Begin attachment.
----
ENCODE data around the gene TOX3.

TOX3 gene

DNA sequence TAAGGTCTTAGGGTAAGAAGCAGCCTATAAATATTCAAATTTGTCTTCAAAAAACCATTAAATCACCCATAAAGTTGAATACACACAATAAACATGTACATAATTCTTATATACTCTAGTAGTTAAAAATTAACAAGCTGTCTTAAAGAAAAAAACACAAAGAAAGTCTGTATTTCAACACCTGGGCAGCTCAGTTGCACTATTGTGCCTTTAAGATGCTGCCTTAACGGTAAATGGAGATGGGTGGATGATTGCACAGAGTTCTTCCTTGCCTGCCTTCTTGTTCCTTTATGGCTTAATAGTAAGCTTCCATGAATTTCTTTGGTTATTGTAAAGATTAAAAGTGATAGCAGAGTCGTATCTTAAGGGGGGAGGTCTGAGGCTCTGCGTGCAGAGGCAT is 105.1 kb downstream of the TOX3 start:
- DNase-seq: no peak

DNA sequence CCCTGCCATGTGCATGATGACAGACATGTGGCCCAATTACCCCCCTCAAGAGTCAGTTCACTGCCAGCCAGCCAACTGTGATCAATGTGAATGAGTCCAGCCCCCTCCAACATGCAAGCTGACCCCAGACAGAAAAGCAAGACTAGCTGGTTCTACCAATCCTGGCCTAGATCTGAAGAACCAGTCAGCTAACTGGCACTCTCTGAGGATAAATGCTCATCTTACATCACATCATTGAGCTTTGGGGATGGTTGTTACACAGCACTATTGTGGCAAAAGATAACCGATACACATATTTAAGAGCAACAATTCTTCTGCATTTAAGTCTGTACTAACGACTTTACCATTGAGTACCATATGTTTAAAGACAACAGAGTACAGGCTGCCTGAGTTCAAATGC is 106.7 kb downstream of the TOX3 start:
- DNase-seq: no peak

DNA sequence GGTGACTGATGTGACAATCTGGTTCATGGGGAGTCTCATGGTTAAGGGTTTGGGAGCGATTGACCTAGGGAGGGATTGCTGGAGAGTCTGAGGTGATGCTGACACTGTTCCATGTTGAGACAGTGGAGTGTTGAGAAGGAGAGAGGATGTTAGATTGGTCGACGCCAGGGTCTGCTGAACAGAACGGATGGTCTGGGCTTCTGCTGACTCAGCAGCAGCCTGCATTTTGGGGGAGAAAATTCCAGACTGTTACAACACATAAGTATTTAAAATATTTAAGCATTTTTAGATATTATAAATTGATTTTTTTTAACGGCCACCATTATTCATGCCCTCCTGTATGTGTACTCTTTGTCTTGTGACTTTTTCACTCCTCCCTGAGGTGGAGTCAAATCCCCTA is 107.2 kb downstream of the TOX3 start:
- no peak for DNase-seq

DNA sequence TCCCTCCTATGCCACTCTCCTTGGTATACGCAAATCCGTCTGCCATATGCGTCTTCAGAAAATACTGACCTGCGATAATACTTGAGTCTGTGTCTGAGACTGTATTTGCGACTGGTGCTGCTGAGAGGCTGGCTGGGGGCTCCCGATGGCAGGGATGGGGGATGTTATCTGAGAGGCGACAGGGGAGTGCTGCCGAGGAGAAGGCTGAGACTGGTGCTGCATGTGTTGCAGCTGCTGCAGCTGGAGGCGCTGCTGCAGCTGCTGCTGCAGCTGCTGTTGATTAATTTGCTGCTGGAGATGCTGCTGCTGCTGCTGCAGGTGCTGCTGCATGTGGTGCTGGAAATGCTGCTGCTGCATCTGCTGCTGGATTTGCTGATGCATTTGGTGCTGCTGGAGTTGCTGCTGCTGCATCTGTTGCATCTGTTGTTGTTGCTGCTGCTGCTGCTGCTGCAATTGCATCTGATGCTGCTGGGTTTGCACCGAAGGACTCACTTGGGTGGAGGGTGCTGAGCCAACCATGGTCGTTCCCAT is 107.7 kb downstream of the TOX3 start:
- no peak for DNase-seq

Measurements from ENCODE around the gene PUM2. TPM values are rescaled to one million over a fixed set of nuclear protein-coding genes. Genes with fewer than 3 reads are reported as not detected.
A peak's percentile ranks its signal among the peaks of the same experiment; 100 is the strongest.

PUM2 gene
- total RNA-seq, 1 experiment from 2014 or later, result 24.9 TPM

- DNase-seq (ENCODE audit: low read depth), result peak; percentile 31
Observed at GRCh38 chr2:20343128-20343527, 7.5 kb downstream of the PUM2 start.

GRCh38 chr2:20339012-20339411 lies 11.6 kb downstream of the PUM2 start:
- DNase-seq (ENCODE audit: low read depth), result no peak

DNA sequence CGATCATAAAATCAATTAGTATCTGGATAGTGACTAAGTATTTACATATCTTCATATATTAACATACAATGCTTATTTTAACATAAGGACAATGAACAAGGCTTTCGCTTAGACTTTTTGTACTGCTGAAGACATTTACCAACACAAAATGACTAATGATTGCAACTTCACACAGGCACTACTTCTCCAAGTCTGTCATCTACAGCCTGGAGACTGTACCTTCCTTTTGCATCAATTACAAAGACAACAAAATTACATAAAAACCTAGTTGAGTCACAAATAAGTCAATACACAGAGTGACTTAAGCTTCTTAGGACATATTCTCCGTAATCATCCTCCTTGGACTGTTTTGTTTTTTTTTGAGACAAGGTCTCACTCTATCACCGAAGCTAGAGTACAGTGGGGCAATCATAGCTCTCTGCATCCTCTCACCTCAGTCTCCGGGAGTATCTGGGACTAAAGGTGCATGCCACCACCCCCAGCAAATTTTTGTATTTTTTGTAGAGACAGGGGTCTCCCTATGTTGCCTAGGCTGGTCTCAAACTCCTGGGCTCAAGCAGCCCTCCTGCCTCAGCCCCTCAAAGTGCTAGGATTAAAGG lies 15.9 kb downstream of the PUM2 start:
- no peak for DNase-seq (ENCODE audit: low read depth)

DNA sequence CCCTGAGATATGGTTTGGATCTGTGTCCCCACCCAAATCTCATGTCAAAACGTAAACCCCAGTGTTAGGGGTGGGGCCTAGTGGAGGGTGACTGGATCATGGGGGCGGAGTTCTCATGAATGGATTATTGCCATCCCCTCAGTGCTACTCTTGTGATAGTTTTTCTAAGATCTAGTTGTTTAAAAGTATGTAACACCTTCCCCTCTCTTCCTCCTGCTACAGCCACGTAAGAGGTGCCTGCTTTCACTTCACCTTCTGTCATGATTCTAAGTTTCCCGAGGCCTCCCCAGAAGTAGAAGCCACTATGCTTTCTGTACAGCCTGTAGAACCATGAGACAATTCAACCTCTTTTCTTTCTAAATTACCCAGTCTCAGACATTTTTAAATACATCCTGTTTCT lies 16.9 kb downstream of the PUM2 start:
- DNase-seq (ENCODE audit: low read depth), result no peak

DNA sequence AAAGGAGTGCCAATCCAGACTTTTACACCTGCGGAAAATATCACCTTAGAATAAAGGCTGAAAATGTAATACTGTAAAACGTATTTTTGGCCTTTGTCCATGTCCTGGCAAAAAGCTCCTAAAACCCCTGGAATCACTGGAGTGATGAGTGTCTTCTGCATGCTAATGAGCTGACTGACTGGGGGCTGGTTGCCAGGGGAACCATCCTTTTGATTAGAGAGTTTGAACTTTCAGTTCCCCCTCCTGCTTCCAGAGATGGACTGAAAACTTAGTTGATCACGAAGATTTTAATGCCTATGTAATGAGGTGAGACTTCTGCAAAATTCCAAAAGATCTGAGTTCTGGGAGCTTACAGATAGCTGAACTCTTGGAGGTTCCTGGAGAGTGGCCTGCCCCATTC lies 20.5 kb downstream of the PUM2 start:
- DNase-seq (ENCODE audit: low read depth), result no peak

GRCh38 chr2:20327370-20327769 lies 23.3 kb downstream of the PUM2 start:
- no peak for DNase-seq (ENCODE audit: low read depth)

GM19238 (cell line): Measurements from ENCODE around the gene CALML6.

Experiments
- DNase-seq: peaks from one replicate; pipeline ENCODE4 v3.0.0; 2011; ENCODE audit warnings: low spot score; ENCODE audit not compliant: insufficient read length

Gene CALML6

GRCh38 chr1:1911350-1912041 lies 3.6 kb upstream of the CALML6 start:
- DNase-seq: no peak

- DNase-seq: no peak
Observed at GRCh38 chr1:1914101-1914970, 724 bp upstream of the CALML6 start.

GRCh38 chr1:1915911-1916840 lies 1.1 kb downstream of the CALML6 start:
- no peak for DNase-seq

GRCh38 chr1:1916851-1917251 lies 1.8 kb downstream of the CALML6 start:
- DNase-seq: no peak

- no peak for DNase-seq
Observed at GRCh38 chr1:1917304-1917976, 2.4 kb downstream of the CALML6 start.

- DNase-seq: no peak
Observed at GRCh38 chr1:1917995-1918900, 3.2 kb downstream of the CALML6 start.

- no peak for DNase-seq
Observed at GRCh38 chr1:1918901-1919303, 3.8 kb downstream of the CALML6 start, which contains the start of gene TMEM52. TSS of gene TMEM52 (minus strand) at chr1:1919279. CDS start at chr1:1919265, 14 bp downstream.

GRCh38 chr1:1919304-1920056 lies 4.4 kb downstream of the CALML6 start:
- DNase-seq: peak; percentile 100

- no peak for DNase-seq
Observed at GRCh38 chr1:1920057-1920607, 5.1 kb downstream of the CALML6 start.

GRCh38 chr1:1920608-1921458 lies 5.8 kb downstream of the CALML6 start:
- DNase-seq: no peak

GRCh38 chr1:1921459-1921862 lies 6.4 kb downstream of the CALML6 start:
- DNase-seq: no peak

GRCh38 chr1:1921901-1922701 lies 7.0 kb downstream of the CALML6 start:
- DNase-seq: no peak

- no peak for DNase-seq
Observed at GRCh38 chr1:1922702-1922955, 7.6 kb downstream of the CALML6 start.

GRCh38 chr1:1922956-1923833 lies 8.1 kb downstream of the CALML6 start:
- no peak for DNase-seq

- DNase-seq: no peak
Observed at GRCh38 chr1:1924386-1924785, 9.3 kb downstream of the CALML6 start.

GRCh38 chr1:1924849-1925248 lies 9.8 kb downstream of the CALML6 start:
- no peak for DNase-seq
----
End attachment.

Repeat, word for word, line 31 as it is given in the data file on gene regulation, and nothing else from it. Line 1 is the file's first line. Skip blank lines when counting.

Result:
GRCh38 chr1:1911350-1912041 lies 3.6 kb upstream of the CALML6 start: